• CON: It's easy to either go too easy on yourself. Or too hard. Sometimes when I run on the treadmill, I start thinking everyone's looking at my pace. I feel I have something to prove because I consider myself a runner and not just a gym rat. The too easy part is because if you just stick with flat treadmill running at the same pace, you won't be challenging your body and, therefore, won't increase your fitness over time. It's easy to get stuck in a rut.
  • PRO: The padding -- the give -- that treadmills feature can help keep your joints and muscles safe from too much pounding.
  • CON: However, running on a treadmill changes your stride and general form, which can lead to injury.

Outdoor Pro/Con List
  • PRO: Gradual hills, wind resistance, variety of temperatures and precipitation. Basically, good conditions in which to train for races.
  • CON: Like I mention above, all those weather problems and other issues (like the guys who sometimes follow me in their cars . . . right?). You're out and about. And if you don't pay attention, you could get hit by an oblivious motorist. Etc. 
  • PRO: You can run with a buddy or in a group. Sometimes if you're lacking motivation, that's all you need to get back on track. Yes, you can also chat with a friend beside you on the treadmill, but usually when I'm at the gym, it's crowded and not possible.
  • CON: Also (especially in winter) many of us don't have time in the day to run when it's light outside. And if you don't live somewhere with streetlamps, running outdoors can be nearly impossible and dangerous.
  • PRO: Fresh air and vitamin D. In the winter, it feels good to be outside. It's refreshing, and you get benefit mentally and physically from a little sunshine.
  • CON: Unless you invest in a good sports watch, you likely won't know exactly how far you ran or how many calories you burned. I'm not too hung up on these things -- and I often use Google Maps to chart out courses, but it's definitely more for the Zen runners :)
So, which is better? There's really no universal answer. I prefer outdoor running. However, on days like today -- I'm yearning for a little belt action. We'd love to get your input, too. Are you a treadmill junkie? Run like postal workers through rain, sleet, and snow? Weigh in by leaving a comment or emailing us at neverhomemaker@gmail.com. And be sure to check out these other running-related posts . . .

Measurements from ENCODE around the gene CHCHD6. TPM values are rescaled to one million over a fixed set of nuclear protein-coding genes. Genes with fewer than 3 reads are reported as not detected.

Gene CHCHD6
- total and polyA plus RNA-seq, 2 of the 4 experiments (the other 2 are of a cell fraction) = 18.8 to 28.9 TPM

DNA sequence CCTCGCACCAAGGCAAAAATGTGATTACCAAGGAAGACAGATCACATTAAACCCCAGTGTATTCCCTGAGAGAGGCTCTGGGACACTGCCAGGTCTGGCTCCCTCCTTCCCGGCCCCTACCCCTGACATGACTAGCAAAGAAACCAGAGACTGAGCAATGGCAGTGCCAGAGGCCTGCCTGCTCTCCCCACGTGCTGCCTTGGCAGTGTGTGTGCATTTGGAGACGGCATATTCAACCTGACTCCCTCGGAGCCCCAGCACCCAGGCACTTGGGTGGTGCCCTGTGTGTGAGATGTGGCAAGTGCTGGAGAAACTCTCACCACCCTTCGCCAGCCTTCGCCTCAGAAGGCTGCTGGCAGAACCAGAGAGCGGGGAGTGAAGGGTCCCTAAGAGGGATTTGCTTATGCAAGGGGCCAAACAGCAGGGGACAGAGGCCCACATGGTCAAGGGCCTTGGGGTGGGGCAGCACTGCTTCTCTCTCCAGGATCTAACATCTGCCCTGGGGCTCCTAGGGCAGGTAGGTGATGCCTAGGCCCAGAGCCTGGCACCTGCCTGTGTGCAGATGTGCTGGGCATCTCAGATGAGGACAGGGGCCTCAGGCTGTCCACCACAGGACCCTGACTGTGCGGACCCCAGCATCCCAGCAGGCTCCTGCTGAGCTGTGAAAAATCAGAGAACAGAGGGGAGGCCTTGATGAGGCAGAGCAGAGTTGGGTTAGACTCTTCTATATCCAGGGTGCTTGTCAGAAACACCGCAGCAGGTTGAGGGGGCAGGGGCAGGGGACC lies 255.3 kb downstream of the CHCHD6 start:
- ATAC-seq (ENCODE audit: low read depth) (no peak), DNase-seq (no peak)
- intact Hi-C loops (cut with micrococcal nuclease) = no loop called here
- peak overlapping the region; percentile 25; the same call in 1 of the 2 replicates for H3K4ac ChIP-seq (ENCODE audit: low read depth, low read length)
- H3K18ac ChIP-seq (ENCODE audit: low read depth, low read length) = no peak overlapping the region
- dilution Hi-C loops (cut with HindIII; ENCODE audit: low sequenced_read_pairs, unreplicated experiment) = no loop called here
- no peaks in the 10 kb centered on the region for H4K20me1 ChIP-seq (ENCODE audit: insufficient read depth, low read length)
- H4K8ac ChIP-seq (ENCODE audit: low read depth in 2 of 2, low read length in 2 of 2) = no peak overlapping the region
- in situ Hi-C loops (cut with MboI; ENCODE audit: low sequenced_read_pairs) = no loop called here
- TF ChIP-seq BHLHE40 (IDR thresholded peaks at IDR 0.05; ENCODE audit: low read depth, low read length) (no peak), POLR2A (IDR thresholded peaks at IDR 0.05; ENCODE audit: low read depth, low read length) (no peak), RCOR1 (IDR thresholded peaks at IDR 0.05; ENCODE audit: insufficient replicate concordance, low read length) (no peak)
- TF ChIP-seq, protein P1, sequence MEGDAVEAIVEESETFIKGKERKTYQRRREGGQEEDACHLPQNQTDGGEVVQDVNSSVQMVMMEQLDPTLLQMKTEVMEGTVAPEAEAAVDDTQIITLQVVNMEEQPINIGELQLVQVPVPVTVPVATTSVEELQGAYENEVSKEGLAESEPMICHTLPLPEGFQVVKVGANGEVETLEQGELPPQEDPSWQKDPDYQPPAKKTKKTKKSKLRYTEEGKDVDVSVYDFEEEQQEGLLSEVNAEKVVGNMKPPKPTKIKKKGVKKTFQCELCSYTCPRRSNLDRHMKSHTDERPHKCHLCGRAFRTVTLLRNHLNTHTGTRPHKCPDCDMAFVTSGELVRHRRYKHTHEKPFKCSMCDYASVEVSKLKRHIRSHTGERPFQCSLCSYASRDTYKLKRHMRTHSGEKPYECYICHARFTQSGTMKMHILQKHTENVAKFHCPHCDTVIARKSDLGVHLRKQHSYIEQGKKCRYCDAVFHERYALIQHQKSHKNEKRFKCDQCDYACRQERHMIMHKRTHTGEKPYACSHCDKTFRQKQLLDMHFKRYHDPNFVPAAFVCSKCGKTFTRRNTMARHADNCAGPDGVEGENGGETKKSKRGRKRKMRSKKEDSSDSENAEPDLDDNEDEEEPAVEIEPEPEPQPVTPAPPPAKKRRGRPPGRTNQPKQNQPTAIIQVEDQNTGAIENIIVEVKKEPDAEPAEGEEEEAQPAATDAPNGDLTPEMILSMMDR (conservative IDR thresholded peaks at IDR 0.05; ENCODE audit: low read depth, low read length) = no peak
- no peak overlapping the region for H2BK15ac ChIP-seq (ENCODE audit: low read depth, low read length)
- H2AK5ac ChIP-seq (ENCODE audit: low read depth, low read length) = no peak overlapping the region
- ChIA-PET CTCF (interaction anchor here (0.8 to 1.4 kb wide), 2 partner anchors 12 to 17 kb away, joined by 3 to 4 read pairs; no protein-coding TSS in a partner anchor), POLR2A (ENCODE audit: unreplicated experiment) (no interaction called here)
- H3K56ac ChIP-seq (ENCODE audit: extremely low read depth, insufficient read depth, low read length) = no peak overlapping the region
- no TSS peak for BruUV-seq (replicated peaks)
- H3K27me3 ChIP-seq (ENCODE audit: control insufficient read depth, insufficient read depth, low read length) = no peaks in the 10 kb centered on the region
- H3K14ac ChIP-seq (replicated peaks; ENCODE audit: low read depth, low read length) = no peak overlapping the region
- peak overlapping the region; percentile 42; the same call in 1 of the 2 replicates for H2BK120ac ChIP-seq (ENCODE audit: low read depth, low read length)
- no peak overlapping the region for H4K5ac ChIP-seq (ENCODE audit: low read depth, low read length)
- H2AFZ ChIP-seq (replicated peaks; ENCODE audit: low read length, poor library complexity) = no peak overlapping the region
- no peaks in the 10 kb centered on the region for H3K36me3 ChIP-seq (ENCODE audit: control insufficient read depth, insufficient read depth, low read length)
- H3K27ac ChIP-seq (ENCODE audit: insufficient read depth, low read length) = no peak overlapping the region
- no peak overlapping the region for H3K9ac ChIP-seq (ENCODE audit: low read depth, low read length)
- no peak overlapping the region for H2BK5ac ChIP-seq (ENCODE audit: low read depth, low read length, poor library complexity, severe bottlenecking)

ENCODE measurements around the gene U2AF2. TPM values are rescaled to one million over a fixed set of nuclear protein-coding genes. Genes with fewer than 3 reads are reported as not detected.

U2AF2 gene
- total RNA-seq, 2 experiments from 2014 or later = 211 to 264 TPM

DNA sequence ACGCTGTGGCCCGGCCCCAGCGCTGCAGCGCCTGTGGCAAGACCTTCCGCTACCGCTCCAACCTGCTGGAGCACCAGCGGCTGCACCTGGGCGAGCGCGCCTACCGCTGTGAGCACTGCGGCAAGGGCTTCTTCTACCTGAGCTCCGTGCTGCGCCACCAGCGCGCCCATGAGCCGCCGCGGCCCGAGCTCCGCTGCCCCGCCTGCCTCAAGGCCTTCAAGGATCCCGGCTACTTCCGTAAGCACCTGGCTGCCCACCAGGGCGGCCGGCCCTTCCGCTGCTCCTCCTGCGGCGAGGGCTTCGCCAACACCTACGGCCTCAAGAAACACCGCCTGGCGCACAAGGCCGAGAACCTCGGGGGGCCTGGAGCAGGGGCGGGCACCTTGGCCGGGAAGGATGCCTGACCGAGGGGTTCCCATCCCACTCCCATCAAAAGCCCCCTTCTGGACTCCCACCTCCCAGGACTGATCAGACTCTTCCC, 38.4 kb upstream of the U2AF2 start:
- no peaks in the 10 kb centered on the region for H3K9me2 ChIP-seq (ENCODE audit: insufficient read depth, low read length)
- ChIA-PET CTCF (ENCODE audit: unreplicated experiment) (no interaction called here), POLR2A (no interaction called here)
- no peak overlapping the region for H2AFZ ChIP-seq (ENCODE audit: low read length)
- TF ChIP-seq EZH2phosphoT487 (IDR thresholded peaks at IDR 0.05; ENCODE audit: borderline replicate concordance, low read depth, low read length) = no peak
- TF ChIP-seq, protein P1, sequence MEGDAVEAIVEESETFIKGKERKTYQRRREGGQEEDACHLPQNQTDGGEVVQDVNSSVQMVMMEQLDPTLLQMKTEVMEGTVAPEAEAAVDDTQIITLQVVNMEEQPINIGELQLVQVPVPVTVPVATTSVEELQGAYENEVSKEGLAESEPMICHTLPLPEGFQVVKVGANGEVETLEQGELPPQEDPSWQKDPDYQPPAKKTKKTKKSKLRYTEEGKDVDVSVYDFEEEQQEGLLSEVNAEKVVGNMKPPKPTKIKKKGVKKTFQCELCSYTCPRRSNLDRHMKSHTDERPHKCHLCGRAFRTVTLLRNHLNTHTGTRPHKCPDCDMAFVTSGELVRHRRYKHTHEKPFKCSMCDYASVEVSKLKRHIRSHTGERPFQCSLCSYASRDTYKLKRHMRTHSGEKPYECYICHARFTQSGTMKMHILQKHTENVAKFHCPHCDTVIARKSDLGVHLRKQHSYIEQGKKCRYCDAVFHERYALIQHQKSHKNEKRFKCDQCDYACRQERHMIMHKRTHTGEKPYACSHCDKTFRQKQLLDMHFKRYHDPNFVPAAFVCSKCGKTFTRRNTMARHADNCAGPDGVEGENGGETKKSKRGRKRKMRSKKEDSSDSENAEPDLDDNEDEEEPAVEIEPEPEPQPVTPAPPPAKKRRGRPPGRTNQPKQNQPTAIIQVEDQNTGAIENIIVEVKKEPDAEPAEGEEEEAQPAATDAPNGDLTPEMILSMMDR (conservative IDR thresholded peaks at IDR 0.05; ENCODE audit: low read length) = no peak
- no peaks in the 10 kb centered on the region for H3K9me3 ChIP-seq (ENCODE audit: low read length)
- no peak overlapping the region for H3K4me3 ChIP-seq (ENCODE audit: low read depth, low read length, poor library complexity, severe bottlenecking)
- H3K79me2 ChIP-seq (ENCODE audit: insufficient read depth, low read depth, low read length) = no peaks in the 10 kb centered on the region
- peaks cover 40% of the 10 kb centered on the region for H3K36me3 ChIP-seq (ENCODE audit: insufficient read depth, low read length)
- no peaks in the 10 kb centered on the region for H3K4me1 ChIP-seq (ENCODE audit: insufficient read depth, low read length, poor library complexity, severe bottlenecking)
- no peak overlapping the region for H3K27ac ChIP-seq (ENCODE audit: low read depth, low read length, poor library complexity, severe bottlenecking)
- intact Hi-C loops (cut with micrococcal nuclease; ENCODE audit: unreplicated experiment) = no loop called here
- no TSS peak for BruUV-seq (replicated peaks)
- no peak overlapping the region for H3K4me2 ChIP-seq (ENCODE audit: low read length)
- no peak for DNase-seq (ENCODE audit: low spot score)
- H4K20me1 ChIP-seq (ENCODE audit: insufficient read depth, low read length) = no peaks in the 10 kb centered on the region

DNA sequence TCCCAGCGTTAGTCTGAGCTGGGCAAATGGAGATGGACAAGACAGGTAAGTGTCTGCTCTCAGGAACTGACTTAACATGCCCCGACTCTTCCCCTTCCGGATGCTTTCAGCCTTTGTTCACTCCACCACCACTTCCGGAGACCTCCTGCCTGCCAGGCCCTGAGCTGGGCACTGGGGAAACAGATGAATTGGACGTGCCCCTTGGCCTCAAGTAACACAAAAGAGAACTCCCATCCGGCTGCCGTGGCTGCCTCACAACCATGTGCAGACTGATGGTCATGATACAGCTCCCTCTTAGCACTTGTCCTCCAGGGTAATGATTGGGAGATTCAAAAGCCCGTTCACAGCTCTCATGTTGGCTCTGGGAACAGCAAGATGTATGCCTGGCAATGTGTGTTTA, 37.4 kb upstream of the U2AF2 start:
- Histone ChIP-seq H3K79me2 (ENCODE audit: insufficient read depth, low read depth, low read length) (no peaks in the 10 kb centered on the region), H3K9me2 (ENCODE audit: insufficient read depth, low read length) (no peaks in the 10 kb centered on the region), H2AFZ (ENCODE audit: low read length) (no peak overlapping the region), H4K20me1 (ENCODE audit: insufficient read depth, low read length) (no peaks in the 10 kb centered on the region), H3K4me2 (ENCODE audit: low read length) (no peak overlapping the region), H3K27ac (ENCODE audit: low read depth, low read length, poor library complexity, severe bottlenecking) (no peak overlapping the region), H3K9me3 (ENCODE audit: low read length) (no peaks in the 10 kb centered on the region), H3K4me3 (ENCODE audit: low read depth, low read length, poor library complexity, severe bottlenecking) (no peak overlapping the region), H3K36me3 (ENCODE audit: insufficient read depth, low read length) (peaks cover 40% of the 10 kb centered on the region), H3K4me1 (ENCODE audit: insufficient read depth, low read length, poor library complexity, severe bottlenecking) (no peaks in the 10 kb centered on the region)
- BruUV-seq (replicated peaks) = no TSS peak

Like what you just read? You can subscribe to the feed of these posts or follow us on Twitter or Facebook to be the first to know what the (never home)makers are up to. And we’ll love you forever!

Read more...

Dinner in a FLASH: Veggie Stuffed Peppers


This is yet another dinner IN A FLASH post where we offer a quick and tasty recipe with HORRIBLE photography to show it off. Our last post taught y'all how to make vegetable dumplings at home! And before that, we posted a hearty vegetable soup with hubbard squash puree for some extra flavor and nutrition.

Today's recipe is one of our favorites because it's super-duper easy, oh-so very cheesy, and about as quick as you can get without simply microwaving a frozen dinner . . .


What you'll need . . . (dinner for two)
  • 2 large green bell peppers
  • 1 can pinto beans (drained and rinsed)
  • 1 can corn (low sodium and drained)
  • 1 can fire-roasted tomatoes (diced and drained)
  • Garlic powder
  • Pepper
  • Cheddar cheese (shredded and optional)


Method . . .
  1. Set your oven to the broil setting and place a sheet of aluminum foil on a cookie pan. Cut the green peppers in half and take the seeds out of them. Be careful to keep them as bowl-like as possible.
  2. Place peppers skin-side up (you'll flip them later when you cook everything) under the broiler for about 10 minutes. Until the skins begin to display brown spots to show they're roasted.
  3. While those are in the oven, in a medium saucepan, combine the beans, tomatoes, and corn. Season with the pepper and garlic powder. Cook until bubbling.
  4. Take the peppers out of the oven and flip over carefully. Scoop large scoops of the bean mixture into each pepper until piled high. Top with shredded cheddar.
  5. Return to oven and broil until the cheese is lightly browned and bubbly.

Like what you just read? You can subscribe to the feed of these posts or follow us on Twitter or Facebook to be the first to know what the (never home)makers are up to. And we’ll love you forever!

Read more...

Healthy Living? New focus? What's going on . . . ?

>> Wednesday, February 24, 2010


I'm sure by now most of you have seen the site's new look. It isn't anything drastic. Just a new header and background, really. But if you read the fine print, we've also changed our focus. Just slightly. And we put it in writing.

Our old banner: "(never home)maker: good eats and design for those with little time."


But you'll notice the NEW banner says: "good eats and design healthy living for those with little time."


What does healthy living even mean? It's a broad term to describe being healthy in all aspects of you life.